IQ measures fluid and crystallized intelligence. Science hasn’t proven that you can improve your fluid intelligence.
Working memory is a key aspect of fluid intelligence, and that’s what brain training games, videos, and exercises aim to improve. Brain training methods are largely based on a 2008 Swiss study in which participants had to remember two different kinds of information—a number sequence and the location of a small light—for increasingly longer intervals while they viewed other lights and number sequences.
All the participants improved on this task by the end of the experiment, and those who’d done the exercise the most had the biggest improvements. This was the first time research suggested people could improve their fluid intelligence. However, there were several issues with the study.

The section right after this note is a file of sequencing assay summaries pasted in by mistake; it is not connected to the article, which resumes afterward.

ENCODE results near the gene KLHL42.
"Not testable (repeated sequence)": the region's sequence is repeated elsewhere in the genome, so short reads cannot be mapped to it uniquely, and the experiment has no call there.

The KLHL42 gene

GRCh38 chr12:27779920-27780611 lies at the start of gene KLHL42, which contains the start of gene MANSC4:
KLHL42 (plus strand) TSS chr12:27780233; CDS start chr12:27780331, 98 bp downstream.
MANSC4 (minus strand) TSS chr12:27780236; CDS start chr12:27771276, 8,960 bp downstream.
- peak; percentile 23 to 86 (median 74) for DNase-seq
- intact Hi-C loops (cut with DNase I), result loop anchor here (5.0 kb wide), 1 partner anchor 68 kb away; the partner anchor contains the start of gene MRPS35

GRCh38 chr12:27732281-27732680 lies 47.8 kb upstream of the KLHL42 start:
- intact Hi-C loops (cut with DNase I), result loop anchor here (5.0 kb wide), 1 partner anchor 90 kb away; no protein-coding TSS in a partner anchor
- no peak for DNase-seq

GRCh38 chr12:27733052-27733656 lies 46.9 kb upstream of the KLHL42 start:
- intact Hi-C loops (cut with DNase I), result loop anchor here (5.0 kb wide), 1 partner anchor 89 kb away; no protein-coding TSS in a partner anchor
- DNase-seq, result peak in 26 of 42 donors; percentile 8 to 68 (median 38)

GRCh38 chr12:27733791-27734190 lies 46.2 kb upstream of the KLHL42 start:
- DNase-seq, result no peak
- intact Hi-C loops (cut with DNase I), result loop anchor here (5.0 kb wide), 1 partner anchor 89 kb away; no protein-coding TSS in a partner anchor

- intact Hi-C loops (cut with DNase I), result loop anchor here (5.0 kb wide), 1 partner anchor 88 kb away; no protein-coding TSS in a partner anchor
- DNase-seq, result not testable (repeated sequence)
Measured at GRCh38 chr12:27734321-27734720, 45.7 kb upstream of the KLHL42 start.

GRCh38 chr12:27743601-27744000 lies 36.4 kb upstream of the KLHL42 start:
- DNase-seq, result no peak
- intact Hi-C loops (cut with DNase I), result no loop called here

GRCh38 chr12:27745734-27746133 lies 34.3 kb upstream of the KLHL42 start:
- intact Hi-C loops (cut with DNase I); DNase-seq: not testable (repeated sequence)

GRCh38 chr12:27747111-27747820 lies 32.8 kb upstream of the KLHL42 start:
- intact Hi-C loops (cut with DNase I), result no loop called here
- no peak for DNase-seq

- Participants did just one task, which makes it impossible to know whether the participants improved their working memories or merely improved their performance on this task. Improving one skill doesn’t affect other skills; a professional pianist’s superior dexterity on the keys has no impact on her dexterity when crocheting a scarf.
- There’s no data about whether the improvement was long-term.
- The sample size was small (35 people) and not diverse.
- No other experiment has been able to replicate the results.
Although the participants may not have actually improved their fluid intelligence, they left the study feeling like they’d strengthened their mental capacity. This effect was merely the participants’ perception, but higher confidence does correlate with more perseverance. In other words, when the participants encounter a problem, their chance of success will be higher—not because they’ve made mental improvements, but because their confidence will make them try harder to solve it.